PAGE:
• Chad Summerhill

    I wonder how many of the variables you mentioned are already being used by Google with their Conversion Optimizer and Enhanced CPCs products. Maybe when Google uses the word “Enhanced” it means that they want to make the bid decisions for us. If you use Conversion Optimizer with Enhanced Campaigns you don’t have the option to set bid-modifiers, so I’m assuming in this scenario Google would modify your bids based on these same controls (plus more) for the advertiser. This would definitely be “simpler” for the advertiser on the bidding side. Perhaps not as profitable. It would still be just as complex on the UX side of things when you have traffic coming into your site from multiple contexts. Great article, George.

  • http://www.rimmkaufman.com/ George Michie

    Thanks Chad. There is a strong possibility that Google already does this stuff as part of personalization: not changing the bids, but recognizing the CTR will be higher by serving a specific ad to a specific user at a given moment impacting AdRank for that ad for that query and making G more money. Conversion optimizer might conceivably bid differently as well. I’m hoping that Google will HAVE to share the granular data that they see with other bidding platforms; telling advertisers “you have to show us your underwear AND let us spend your money as we think best” in order to play with our controls and we won’t share those controls with other bid management platforms seems like something the DOJ would find troubling.

  • Stephen Lella

    As someone who was just voluntold to do their first ever AdWords campaign, this is a fantastic article on what’s possible with Google. As a natural SEO, it’s exciting (and intimidating) to know that Google’s trying to better themselves on every frotn imaginable. Great article man. Now I gotta find a PPC 101 article, haha.

  • http://www.rimmkaufman.com/ George Michie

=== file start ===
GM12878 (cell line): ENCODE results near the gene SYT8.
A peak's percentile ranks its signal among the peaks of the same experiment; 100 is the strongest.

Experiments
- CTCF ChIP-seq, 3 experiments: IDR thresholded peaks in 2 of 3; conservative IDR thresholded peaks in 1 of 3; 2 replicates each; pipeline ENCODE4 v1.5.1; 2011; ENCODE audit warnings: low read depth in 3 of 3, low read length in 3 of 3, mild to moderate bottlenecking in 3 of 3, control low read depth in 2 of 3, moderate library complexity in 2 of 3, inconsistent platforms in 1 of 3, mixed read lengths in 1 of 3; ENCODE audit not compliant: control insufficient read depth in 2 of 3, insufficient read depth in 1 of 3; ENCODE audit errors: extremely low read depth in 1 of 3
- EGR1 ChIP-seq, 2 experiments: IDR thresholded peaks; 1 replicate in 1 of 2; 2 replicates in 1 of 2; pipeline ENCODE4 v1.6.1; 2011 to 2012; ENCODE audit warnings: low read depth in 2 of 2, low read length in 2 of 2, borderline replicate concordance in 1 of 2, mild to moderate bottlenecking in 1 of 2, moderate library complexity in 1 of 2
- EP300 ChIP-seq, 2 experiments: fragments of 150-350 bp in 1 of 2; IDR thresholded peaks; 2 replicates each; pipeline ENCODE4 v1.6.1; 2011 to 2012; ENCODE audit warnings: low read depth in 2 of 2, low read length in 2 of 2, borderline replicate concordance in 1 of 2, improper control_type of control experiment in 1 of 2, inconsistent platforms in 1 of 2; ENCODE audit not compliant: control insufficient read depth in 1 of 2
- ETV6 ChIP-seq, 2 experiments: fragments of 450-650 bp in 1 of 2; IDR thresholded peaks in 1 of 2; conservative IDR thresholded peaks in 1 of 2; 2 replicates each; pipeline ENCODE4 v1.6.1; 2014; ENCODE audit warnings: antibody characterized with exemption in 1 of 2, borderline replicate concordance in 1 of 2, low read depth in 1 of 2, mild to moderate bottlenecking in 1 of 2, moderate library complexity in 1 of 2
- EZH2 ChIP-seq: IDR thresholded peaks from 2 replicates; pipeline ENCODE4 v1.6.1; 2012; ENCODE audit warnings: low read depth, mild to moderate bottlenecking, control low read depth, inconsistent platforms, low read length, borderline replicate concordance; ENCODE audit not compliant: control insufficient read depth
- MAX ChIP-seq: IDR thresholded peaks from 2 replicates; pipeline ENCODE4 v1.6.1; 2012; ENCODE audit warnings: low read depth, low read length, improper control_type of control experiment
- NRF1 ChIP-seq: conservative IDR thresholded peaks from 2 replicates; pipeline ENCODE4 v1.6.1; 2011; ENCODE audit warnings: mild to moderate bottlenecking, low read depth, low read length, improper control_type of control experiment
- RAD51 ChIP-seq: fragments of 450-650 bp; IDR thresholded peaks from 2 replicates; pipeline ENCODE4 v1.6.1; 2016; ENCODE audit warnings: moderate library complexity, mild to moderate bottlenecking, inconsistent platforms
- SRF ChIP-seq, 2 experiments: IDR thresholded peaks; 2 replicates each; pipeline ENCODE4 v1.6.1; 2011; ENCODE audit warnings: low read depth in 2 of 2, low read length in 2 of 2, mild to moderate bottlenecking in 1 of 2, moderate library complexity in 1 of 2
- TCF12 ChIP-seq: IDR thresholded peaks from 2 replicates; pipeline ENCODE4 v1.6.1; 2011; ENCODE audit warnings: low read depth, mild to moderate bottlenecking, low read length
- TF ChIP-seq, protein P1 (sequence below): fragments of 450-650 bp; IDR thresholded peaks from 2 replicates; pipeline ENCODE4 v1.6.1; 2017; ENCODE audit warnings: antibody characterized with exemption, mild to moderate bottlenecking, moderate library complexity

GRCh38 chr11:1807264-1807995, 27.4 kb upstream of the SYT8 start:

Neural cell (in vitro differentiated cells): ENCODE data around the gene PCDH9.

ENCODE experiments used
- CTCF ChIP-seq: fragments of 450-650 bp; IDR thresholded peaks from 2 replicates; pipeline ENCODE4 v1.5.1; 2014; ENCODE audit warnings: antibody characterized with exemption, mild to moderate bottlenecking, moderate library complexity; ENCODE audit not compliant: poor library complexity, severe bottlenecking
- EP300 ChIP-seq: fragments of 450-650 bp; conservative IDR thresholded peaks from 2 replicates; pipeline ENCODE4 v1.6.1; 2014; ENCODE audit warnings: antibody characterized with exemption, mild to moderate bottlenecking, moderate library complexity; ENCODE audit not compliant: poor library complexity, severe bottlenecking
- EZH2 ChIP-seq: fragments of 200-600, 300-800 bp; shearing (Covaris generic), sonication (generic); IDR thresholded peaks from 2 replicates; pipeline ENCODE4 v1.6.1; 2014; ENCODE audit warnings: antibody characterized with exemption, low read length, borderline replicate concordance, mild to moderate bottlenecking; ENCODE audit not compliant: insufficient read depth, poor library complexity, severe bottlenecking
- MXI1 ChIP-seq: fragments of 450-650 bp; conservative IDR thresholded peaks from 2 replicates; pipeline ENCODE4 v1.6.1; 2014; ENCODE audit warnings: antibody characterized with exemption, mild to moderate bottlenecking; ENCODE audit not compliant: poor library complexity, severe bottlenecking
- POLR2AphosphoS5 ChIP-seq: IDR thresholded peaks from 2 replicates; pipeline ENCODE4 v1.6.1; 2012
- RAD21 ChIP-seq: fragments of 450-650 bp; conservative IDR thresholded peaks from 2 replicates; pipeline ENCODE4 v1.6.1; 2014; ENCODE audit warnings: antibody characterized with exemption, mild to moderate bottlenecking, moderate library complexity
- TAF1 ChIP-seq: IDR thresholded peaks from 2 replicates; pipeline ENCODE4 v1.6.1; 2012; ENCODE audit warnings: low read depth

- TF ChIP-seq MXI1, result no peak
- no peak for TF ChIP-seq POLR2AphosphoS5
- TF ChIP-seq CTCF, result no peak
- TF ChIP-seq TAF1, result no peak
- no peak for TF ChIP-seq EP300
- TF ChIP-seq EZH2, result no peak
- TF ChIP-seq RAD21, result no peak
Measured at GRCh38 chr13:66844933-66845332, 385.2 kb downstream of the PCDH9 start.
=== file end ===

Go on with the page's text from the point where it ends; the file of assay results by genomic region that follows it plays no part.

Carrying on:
Thanks Stephen, and good luck with the transition. Coming from the SEO world you’ll appreciate the ability to control the program and the immediacy of results. When you make a mistake you find out VERY quickly. Check out RKGBlog when you’re ready for more advanced stuff. Good luck.

  • http://www.facebook.com/matt.vanwagner1 Matt Van Wagner

    George, well said on all points. This is an early version and many hopeful features and opportunities abound.

    I hope you are right that Google erred on the tablet / desktop issue and hope you are right about them moving to fix it soon, because conversions to enhanced campaigns are happening now.

  • http://www.rimmkaufman.com/ George Michie

    Hi Matt, I think the “device” delineation is difficult: where does a tablet end and a smartphone begin? Even laptop and tablet are blurring with the ultrabooks and other touchscreen laptops with detachable screens. To really understand the user’s interface and context we need to understand whether it’s touchscreen or mouse; how many square inches of surface area, type of connection, mobile or stationary…put them all together and we have a more complete picture. We’re holding off on transitions until we have what we need from G. Hopefully coming soon.